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Hamilton County Juvenile Court
Q. What rights does a man have if he has not been found to be the child's father?
A. A father's rights and obligations toward a child born outside of marriage begin only when paternity is legally established. Paternity can be established in a number of ways.
Q. How do I establish paternity?
A. Paternity may be established in a number of ways:
1. Both the mother and father sign an affidavit of paternity and register it with the Central Paternity Registry.
2. Initiate an action through the Child Support Enforcement Agency. Information and assistance can be obtained at HCJFS / CSEA, 222 East Central Parkway, Cincinnati, OH 45202, 513-946-1000 or www.hcjfs.hamilton-co.org.
3. File a paternity complaint in Juvenile Court.
Q. If I am alleged to be the father of a child, how can I make sure the child is mine?
A. A DNA test is the best available scientific means to determine a parent/child relationship. Parties can use private services for testing. If the Court has established paternity, you may file a motion in accordance with Ohio Civil Rule 60B (or Ohio Revised Code 3111.16, if it is more than two years after the Court established paternity) to request genetic testing.
Q. How do I get my name on the birth certificate?
A. This is normally done automatically at the time of birth when an acknowledgement of paternity is signed. A parent/child relationship will otherwise need to be established, either administratively or by Court order, and a certified copy of the order may be required before the Bureau of Vital Statistics can make a change to the birth certificate. Forms for this are available in the Clerk's Office.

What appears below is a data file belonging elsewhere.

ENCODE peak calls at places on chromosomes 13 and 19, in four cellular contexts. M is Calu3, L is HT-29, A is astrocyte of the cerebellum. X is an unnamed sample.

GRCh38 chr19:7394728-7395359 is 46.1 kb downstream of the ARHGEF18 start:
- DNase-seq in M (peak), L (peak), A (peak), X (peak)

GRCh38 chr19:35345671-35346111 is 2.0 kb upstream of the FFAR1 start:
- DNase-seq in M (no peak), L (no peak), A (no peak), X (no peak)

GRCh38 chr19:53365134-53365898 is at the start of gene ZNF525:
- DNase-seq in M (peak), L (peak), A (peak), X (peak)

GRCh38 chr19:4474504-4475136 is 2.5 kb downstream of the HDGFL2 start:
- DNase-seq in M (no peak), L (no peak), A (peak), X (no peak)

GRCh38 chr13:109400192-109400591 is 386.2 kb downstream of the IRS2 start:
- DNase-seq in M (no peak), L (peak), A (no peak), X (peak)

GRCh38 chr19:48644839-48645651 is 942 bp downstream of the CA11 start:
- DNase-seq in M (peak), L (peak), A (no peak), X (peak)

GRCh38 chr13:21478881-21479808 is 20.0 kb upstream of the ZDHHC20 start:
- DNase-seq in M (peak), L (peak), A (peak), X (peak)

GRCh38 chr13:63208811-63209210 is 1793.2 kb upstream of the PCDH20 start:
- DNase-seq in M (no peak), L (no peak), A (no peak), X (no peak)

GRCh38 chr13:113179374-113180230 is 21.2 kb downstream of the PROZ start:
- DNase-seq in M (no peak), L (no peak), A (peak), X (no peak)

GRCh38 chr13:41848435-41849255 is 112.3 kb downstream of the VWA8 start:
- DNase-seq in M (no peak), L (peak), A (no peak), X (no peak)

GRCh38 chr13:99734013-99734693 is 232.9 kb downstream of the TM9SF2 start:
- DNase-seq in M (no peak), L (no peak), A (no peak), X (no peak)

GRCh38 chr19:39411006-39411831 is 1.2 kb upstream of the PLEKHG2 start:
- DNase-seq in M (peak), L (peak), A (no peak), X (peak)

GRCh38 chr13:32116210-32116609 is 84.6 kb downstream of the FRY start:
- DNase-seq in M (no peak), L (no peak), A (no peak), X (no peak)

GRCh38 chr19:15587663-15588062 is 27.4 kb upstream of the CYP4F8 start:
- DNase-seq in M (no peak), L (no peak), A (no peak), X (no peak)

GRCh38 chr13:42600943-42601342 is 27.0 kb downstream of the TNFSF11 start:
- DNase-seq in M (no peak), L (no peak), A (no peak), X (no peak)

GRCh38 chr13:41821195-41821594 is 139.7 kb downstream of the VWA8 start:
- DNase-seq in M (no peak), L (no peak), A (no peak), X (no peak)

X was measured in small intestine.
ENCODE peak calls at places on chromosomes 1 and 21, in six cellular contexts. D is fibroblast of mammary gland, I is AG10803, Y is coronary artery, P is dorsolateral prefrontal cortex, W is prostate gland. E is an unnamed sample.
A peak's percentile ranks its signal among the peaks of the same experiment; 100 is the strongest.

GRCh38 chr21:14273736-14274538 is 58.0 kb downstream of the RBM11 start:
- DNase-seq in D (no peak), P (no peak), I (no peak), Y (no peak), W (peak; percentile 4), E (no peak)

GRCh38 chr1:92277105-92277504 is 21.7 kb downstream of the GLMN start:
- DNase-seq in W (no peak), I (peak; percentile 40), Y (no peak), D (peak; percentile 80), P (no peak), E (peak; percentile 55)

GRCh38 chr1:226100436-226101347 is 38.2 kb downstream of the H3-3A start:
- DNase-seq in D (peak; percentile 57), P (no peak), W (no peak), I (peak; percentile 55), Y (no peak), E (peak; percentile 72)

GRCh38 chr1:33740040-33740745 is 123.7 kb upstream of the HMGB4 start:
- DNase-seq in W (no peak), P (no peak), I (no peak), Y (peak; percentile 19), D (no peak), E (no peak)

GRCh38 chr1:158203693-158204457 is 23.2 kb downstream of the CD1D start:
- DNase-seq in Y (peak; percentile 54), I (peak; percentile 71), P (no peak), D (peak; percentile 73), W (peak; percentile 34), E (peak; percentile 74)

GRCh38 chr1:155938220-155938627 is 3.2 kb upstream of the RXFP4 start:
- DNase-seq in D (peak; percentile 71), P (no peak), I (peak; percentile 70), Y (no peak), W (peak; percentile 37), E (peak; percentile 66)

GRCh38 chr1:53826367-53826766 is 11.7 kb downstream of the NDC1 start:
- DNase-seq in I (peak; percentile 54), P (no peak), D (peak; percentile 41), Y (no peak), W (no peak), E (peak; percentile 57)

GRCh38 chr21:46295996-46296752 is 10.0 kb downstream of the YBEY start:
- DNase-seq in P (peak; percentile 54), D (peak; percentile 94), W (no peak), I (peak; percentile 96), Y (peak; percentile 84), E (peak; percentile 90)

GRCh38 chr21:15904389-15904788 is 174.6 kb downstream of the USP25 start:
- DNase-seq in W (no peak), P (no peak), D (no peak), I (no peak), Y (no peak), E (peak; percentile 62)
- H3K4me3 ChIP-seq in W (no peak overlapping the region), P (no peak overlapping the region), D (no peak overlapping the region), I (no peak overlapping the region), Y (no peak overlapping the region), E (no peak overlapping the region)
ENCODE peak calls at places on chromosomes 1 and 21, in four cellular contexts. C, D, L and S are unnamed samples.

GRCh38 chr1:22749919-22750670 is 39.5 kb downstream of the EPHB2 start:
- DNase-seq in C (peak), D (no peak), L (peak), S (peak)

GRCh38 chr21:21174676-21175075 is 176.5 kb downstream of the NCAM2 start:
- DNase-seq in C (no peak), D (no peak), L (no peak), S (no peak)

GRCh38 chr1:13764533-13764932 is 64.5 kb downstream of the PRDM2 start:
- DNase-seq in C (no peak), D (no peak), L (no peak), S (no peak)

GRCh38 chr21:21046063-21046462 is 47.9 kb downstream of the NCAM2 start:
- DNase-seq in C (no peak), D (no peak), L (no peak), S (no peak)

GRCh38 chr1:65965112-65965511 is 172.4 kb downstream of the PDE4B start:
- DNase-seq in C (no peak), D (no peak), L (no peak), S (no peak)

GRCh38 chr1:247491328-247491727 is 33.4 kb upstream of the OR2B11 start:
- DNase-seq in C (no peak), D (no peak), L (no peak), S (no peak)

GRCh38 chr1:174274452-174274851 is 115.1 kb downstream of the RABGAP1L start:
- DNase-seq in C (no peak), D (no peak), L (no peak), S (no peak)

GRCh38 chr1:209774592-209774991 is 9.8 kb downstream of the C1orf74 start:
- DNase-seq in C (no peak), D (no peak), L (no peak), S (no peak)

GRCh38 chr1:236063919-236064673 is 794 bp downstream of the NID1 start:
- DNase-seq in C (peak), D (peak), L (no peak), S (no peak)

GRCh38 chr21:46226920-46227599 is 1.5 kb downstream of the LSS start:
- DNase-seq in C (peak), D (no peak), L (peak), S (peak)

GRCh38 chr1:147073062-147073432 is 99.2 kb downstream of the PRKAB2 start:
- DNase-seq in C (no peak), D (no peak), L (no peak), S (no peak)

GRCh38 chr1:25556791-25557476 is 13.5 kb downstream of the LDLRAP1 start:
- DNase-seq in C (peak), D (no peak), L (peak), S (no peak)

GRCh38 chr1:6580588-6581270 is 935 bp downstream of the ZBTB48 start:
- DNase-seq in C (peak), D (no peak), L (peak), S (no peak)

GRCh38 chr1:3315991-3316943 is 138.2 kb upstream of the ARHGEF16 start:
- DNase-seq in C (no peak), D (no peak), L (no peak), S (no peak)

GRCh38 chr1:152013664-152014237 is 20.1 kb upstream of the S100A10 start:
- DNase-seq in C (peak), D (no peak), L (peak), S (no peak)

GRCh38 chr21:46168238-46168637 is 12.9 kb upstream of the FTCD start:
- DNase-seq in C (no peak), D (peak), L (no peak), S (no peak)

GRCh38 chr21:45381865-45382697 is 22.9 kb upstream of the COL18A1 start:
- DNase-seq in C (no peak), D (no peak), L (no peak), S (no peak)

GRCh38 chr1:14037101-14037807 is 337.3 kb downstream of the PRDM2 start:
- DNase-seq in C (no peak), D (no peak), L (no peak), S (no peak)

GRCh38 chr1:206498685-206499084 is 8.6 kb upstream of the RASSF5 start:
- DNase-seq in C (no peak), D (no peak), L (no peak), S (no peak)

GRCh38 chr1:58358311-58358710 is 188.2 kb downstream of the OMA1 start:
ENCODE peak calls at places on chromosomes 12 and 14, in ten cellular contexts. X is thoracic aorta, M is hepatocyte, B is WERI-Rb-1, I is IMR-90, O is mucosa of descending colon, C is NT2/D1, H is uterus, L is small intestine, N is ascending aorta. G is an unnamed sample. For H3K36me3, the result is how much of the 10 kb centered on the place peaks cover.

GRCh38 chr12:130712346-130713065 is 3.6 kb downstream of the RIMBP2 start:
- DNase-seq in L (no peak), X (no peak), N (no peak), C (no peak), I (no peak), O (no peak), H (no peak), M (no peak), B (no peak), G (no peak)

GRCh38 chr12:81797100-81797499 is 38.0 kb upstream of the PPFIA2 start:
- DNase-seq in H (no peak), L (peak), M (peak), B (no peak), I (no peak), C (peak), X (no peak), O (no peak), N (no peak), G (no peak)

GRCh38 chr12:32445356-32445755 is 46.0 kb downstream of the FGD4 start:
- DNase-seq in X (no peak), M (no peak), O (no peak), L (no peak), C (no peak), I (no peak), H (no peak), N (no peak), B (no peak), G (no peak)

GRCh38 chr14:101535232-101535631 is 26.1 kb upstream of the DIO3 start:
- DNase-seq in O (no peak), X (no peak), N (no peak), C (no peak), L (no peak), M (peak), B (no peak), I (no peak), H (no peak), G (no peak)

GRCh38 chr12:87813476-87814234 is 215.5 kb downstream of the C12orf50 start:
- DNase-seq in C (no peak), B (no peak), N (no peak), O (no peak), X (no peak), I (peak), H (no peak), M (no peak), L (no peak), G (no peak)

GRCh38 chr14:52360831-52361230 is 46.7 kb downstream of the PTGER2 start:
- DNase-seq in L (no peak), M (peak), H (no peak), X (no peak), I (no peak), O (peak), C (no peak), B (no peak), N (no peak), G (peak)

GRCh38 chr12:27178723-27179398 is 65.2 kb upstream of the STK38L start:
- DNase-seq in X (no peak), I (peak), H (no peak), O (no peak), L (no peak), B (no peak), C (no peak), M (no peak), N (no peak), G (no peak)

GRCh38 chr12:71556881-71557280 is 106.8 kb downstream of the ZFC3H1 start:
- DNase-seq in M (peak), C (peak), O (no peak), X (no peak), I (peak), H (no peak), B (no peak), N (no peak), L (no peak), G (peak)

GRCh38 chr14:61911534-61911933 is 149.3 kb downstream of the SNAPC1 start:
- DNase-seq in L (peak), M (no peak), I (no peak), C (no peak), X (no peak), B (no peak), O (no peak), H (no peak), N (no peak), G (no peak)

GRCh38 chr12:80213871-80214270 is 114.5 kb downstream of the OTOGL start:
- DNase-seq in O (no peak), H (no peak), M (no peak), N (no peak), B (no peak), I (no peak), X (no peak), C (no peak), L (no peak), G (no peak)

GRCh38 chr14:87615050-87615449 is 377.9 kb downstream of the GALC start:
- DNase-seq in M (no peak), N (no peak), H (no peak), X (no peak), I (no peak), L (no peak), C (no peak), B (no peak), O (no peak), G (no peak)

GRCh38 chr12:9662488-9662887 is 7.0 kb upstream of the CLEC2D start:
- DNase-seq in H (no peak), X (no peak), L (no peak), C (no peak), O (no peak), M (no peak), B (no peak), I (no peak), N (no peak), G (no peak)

Q. Do parties have a right to a lawyer in a paternity or support case?
A. Yes, all parties have a right to counsel in all Juvenile Court cases. The Prosecutor's Office represents the CSEA in paternity and child support cases. The Public Defender's Office will represent the person responsible for paying support, if he or she has been charged with contempt of Court and is eligible.
Q. If we get back together, what happens to the child support obligation?
A. If you get back together with the other parent, the child support order will continue until the Court terminates it. A motion and Court hearing are usually required.
Q. How do I get my support order modified, reduced or terminated?
A. Court orders may be changed by the issuance of another order or decision, which will be considered in a hearing in response to a motion.
Q. What happens if I don't pay support?
A. Failure to comply with an order of the Court could result in a finding of contempt and could involve financial penalties and/or incarceration.
Q. How do I get my license reinstated if non-payment of support is the reason it was suspended?
A. It would be best to ask the Child Support Enforcement Agency (CSEA) Child Support Technician to see what they require in order to release the license suspension. Consult an attorney or legal professional for advice and options.
Q. What is the difference between a bond and a purge?
A. A bond is a means to insure a defendant's appearance in Court. Failure to comply with the terms of the bond could result in the forfeiture of the bond and a warrant for the arrest of the defendant. A purge is a payment that is made to purge or exonerate a contempt finding.
Q. How do I file a petition for custody or visitation?